Scott VanderVoort is a New York-based artist whose work broadly explores themes of impermanence, beauty and the ambiguous divide between art and the mundane. VanderVoort works in both two and three dimensions, with paint, sculpture and installation, and through his art engages viewers in an often playful dialogue about the process by which objects, images and spaces acquire meaning. Whether working with found objects like stone blocks from Bali or the walls of New York City elevator shafts, VanderVoort’s work often involves the process, in his words, of “activating space, place and objects to bring life to what has seemingly been overlooked or disregarded.”
Scott VanderVoort’s recent investigations explore topics of perception, beauty and memory. His work focuses on capturing and formalizing our connection to “balance” and how one might achieve this through the use of positive and negative spacial conditions and materiality. In these areas he searches for visual responses that translate into a place in the mind, a place of senses, the feelings of timelessness with suggestions of familiarity to the unfamiliar.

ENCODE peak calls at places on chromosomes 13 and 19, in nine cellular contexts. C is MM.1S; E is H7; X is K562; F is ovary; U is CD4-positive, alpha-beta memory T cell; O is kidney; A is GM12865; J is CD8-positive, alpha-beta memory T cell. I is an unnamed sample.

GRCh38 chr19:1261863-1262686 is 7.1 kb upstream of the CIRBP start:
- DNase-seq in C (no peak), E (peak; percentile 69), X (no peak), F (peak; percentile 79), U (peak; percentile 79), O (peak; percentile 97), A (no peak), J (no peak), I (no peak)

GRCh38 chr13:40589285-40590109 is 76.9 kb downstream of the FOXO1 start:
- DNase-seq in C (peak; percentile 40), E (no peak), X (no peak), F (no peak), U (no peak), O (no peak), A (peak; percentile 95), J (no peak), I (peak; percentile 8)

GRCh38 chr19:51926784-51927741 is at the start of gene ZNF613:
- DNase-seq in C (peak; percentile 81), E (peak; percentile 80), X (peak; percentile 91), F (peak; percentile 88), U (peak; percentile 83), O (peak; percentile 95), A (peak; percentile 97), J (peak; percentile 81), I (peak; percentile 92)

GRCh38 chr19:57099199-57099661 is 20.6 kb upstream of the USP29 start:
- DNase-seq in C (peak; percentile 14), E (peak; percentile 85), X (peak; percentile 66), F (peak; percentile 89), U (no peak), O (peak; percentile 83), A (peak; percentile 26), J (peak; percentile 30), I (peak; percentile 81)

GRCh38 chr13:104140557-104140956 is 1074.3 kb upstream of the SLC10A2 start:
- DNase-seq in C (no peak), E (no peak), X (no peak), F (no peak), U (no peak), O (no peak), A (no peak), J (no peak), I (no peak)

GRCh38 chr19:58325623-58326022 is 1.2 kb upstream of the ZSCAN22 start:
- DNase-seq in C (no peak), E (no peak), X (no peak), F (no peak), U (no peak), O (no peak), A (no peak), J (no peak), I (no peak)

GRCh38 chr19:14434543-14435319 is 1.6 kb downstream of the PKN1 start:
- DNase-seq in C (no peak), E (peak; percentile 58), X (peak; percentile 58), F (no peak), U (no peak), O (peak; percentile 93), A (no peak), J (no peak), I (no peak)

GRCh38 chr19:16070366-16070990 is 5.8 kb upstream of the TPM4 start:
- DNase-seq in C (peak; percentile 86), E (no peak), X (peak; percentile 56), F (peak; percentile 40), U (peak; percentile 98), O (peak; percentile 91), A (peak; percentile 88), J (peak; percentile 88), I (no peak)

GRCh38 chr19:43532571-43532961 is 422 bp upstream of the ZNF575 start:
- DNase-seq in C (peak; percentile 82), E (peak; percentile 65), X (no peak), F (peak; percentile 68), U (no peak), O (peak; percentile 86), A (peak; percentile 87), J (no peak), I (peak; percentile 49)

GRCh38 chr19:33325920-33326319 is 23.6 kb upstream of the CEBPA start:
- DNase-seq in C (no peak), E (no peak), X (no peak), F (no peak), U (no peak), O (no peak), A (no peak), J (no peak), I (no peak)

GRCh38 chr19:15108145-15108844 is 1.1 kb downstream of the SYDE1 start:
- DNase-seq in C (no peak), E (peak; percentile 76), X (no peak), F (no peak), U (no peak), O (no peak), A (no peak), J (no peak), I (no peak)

His studies are built from an alphabet he has created to inform the final presentation of the paintings, collages, sculptures and found assemblages. This language serves as his parameters for guiding his process, helping to avoid attention given to artistry or unnecessary layers of perceptions. The invitation is given to acknowledge the complexity within his simplistic approach to the geometry, material handing and final positioning.
His work is inspired by a careful look at ancient and primitive communities and their approaches to communication and artifact making. In particular, the influences from African and Polynesian art and architecture that express evidence of and themes around objects made to celebrate survival, shelter, landmarking, community, birth, death and gender.